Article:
“Mad Women: The Other Side of Life on Madison Avenue in the ’60s and Beyond,” by Jane Maas. Right away the cover caught my attention – a woman in a little black dress holding a martini against a red background. Inside, the book is filled with history and gossip about the advertising and communication industry, from a woman’s perspective. It helped me get to know how the first-generation communicator worked and – even though things have changed considerably – helped me understand how other countries operate in the same industry.
Catherine Dorofeeva, Director, Finance, Moscow:
That’s easy. “Alice in Wonderland,” by Lewis Carroll (1865), an always-on inspiration from a straightforward but polite girl who is neither afraid of surreal worlds nor of heavyweights – very useful for a comms professional!
Manuela Rost-Hein, Senior Account Director, Berlin:
“I’m OK – You’re OK,” by Thomas Anthony Harris. I read the book as a 17-year-old teenager and it changed my perspective on what people do and why they do it – very important for communication too.
Alex Fencl, Account Supervisor, Atlanta:
For its elaborate character development and for the originality in narrative structure, I choose “One Hundred Years of Solitude,” by Gabriel Garcia-Marquez. It revolutionized the way I think of literature and the way I approach storytelling.
Julia Dranov, Organizational Effectiveness Consultant, NYC:
When I was in college I read “Gig,” by Marisa & John Bowe, published in 2001, featuring 120 monologues by Americans in completely different jobs (truck driver, CEO, actress, software engineer, florist, etc.) talking about their work. This book really opened my eyes to how the work we do, even when it might at first seem ordinary or mundane, impacts us and the world, especially from a socioeconomic perspective.
Jamey Peters, Partner, Managing Director, Retail North America, Dallas:
“The Great Gatsby,” by F. Scott Fitzgerald. I read it for the first time in the 10th grade and pick it up often. It’s about the coming of age and defines how one should treat others by depicting many story lines of not the way one should act and/or treat others. A classic tragedy and ageless read.
Francis Frietsch, Trainee, Ketchum Pleon, Stuttgart:
The “Oxford Advanced Learner’s Dictionary” was and still is a very useful book for me. Helped me during my studies and whenever writing English texts – I also love to discover unknown words in it.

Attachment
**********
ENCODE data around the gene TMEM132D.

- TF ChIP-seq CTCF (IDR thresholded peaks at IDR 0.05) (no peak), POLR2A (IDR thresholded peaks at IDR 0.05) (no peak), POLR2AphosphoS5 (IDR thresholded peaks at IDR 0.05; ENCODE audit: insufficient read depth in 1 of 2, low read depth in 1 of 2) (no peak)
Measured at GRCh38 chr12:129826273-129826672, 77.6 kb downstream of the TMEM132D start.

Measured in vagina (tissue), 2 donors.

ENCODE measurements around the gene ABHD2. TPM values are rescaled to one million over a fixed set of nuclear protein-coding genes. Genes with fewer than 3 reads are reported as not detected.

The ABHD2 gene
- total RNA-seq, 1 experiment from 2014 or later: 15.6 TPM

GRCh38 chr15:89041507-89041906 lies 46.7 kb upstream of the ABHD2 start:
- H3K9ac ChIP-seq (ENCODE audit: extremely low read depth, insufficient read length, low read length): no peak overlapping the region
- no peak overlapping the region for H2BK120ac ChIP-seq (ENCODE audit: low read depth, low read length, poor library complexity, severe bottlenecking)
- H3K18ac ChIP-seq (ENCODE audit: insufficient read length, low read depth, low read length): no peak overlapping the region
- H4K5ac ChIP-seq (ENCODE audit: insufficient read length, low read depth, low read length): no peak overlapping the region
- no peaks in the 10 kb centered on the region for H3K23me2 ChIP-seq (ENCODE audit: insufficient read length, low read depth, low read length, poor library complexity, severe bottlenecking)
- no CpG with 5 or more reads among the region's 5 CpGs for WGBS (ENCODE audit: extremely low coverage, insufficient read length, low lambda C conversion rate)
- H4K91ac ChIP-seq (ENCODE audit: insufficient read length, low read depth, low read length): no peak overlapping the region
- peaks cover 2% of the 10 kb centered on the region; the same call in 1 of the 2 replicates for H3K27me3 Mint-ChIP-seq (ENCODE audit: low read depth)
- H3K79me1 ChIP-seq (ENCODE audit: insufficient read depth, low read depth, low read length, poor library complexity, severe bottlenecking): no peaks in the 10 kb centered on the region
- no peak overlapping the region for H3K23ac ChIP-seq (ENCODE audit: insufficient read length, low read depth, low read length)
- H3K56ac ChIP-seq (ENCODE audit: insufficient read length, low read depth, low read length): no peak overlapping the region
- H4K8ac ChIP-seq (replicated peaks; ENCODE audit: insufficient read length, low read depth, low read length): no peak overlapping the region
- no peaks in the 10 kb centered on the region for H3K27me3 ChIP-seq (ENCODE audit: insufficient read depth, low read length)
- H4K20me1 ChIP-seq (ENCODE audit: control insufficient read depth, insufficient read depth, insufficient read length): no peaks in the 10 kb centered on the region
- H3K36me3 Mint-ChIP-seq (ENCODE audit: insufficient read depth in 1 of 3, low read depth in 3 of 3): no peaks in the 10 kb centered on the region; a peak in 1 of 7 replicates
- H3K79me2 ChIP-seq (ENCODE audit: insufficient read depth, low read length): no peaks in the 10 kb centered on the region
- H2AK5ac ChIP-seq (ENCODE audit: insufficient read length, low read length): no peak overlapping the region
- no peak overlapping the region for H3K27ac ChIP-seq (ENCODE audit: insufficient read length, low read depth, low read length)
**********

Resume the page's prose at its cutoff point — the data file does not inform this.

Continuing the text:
Bailey Roy, Director, Digital & Social Analytics, NYC:
The “His Dark Materials” trilogy (“The Golden Compass,” “The Subtle Knife,” “The Amber Spyglass”), by Philip Pullman, has stuck with me as an unforgettable journey. A true coming of age story that spans multiple generations, it reminds you to look at the world around you, experience things deeply, and take your imagination to limitless areas. Also, the main character is a fiercely passionate female, Lyra, teaching you to take control of your own future.
Stephen Waddington, Chief Engagement Officer, London:
“The Cluetrain Manifesto,” by Rick Levine, Christopher Locke, Doc Searls, and David Weinberger. The Cluetrain Manifesto, written in 1999, foretold almost all changes that the Internet is having on the business of public relations and organizational communication today. It’s a set of 95 theses organized as a manifesto for organizations operating in Internet- and social network-connected markets. As the Internet’s impact on society and organizations will take generations to work through, Cluetrain continues to be a window on the future.
For me, after much consideration, I realize that my favorite book is whatever book I am reading at the moment. How could it not be? Reading good writing is such an immersive experience that it transports you to another reality – like going on an amazing trip to a place you’ve never been before. Last night I finished reading “Insomniac City New York, Oliver, and Me,” by Bill Hayes. It is beautiful, raw and authentic. The perfect mix of tightly woven words punctuated by photos, it eloquently captures the beauty of relationships between people and with a city I love. It’s a book that is so well written it draws you in, overtakes you and engrosses you in its reality, while also making you believe you could write one too.
As you think about your own choice, I invite you to take a look at a list of books that “challenge the way you look at the world” curated by Room to Read CEO Geetha Murali.
I hope you pick up a book and read. In my case, I have no doubt it will become, my new favorite book.